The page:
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Inside Risks: Bit-Rot Roulette

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It's obvious that our modern society is becoming immensely dependent on stored digital information, a trend that will only increase. Aspects of our culture that have routinely been preserved in one or another analog form are making transitions into the digital arena. Consumers who have little or no technical expertise are now using digital systems as replacements for all manner of traditionally analog storage. Film-based snapshots are replaced by digital image files. Financial records move from the file cabinet to the PC file system.

But whereas we now have long experience with the storage characteristics, lifetimes, and failure modes of traditional media such as newsprint, analog magnetic tape, and film stock, such is not the case with the dizzying array of new digital storage technologies that seem to burst upon the scene at an ever-increasing pace. How long will the information we entrust to these systems really be safe and retrievable in a practical manner? Do the consumer users of these systems understand their real-world limitations and requirements?

From magnetic disks to CDs, from DVD-ROMs to high-density digital tape, we're faced with the use of media whose long-term reliability can be estimated only through the use of accelerated testing methodologies, themselves often of questionable reliability. And before we've even had a chance to really understand one of these new systems, it's been rendered obsolete by the next generation with even higher densities and speeds.

Even if we assume the physical media themselves to be reasonably stable over time, the availability of necessary hardware and software to retrieve information from media that are no longer considered "current" can be very difficult to assure. Have you tried to get a file from an 8-inch CP/M floppy recently? There are already CD-ROMs that are very difficult to read because the necessary operating system support is obsolete and largely unavailable.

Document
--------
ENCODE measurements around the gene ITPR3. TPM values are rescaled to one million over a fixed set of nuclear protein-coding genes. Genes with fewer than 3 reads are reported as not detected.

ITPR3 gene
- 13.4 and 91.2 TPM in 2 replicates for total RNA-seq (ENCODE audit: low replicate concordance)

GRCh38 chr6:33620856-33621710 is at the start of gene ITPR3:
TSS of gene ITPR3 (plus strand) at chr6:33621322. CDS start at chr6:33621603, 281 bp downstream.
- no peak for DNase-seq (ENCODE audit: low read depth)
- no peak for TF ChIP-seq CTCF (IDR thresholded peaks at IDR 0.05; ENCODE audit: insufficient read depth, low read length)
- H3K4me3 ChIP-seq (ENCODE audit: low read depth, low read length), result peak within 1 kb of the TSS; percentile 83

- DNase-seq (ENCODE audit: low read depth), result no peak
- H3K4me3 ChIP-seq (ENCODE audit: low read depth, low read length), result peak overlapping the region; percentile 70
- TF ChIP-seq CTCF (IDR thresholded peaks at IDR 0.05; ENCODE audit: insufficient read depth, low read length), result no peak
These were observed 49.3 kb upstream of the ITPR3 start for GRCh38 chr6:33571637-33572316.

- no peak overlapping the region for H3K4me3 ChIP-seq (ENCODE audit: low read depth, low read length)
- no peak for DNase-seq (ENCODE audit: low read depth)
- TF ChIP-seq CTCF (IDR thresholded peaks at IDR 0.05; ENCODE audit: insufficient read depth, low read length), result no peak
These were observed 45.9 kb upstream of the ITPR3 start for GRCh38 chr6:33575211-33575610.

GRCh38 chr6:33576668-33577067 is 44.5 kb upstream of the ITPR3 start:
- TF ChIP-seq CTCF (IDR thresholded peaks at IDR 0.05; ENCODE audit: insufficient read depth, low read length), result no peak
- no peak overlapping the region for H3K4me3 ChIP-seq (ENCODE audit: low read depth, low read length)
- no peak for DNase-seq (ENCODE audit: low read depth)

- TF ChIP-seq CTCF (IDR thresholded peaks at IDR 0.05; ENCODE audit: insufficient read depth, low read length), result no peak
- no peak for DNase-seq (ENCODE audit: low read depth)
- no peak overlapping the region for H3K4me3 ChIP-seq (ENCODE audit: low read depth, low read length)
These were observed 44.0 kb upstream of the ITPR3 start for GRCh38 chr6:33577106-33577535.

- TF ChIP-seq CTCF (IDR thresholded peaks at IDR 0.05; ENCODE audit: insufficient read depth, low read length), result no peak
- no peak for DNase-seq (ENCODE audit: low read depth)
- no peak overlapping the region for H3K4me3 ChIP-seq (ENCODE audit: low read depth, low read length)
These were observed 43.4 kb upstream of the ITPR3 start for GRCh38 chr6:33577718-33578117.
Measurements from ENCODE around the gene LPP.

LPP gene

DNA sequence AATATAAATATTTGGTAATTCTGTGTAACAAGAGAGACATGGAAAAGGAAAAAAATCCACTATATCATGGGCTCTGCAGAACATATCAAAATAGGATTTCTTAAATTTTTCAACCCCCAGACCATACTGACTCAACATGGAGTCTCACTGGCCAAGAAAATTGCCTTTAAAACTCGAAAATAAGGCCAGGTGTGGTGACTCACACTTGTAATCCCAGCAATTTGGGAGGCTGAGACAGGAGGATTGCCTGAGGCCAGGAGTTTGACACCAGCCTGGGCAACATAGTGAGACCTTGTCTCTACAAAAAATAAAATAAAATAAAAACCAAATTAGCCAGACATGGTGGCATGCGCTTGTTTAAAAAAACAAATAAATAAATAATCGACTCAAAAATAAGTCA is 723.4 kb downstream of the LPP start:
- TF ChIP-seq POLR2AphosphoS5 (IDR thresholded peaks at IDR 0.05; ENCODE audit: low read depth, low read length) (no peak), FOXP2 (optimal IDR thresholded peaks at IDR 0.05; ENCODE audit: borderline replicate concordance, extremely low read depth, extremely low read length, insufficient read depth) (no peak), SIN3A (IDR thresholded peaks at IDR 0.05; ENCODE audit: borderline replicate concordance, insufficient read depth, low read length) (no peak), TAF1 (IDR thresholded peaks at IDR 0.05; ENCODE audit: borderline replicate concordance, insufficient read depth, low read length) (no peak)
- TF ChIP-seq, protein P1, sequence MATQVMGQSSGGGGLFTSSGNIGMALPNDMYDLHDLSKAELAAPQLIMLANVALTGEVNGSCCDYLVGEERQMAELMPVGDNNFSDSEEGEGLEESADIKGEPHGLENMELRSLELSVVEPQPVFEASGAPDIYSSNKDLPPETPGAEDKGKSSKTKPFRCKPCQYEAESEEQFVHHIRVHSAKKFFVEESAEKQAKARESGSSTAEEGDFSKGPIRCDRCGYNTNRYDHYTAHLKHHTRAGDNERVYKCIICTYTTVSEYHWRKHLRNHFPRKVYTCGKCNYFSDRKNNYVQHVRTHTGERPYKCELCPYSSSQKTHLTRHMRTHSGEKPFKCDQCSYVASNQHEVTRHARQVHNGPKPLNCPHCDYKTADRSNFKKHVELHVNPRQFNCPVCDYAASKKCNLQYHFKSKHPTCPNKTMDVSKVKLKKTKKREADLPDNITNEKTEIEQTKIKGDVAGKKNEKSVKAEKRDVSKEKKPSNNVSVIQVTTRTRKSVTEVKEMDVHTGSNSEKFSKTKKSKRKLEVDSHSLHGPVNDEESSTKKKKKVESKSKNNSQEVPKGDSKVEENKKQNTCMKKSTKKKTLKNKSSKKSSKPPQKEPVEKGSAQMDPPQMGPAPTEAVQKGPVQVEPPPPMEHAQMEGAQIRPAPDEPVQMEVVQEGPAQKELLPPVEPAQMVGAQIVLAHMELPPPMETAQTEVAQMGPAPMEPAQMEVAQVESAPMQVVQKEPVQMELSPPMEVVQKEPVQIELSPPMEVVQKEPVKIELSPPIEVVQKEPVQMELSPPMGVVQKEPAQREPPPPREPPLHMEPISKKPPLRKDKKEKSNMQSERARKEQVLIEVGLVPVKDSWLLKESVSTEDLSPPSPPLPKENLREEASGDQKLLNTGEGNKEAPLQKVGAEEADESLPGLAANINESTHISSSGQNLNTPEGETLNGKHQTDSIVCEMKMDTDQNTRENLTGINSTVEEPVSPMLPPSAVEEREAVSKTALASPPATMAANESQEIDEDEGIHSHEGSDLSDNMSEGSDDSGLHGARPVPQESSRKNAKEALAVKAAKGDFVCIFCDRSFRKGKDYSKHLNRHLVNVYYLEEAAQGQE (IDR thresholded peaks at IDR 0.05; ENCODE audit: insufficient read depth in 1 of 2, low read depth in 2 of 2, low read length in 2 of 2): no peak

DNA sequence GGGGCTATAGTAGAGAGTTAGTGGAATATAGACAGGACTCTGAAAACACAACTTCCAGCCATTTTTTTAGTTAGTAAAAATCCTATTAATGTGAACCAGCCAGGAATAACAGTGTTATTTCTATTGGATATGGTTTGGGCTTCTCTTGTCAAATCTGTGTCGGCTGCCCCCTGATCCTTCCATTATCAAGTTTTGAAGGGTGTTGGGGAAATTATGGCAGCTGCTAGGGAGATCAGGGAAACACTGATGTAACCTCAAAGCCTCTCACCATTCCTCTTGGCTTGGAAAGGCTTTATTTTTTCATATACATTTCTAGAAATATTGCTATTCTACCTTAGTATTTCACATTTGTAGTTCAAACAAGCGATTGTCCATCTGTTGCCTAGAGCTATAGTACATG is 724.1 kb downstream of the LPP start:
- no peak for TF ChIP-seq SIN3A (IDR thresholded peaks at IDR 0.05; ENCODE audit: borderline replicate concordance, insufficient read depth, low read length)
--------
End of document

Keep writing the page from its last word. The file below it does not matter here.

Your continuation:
Of course technology marches onward, and the capabilities of the new systems to store ever-increasing amounts of data in less and less space is truly remarkable. A big advantage of digital systems is that it's possible, at least theoretically, to copy materials to newer formats as many times as necessary, without change or loss of data—a sort of digital immortality.

But such a scenario works only if the users of the systems have the technical capability to make such copies, and an understanding of the need to do so on an ongoing basis. While it can be argued that the ultimate responsibility for keeping tabs on data integrity and retrievability rests on the shoulders of the user, there has been vastly insufficient effort by the computer industry to educate consumers regarding the realities of these technologies.

Moreover, when a digital medium fails, it frequently does so catastrophically. The odds of retrieving usable audio from a 40-year-old, 1/4-inch analog magnetic tape are sometimes far higher than for a digital audio tape only a few years old and stored under suboptimal conditions. Digital systems have immense capacities, but their tight tolerances present new vulnerabilities as well, which need to be understood by their often mostly nontechnical users.

Many consumers who are now storing their important data in digital form are completely oblivious to the risks. Many don't even do any routine backups, and ever-increasing disk capacities have tended to exacerbate this trend. The belief that "if it's digital, it's reliable" is taken as an article of faith—an attitude reinforced by advertising mantras.

We need to appreciate the viewpoint of the increasing number of persons who treat PCs as if they were toasters. The design of OS and application software systems doesn't necessarily help matters. Even moving files from an old PC to a new one can be a mess for the average consumer under the popular OS environments. Many manufacturers quickly cease fixing bugs in hardware drivers and the like after only a few years. It's almost as if they expect consumers to simply throw out everything and start from scratch every time they upgrade. The technical support solution of "reinstall everything from the original installation disk" is another indication of the "disposable" attitude present in some quarters of the industry.

If we expect consumers to have faith in digital products, there must be a concerted effort to understand consumer needs and capabilities. Hardware and software systems must be designed with due consideration to backward compatibility, reliability, and long-term usability by the public at large. Marketing hype must not be a substitute for honest explanations of the characteristics of these systems and their proper use. Failure in this regard puts at risk the good will of the consumers who hold the ultimate power to control the directions that digital technology will be taking into the future.

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Lauren Weinstein ( of Vortex Technology ( is the moderator of the PRIVACY Forum.

©1999 ACM  0002-0782/99/0300  $5.00

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The Digital Library is published by the Association for Computing Machinery. Copyright © 1999 ACM, Inc.


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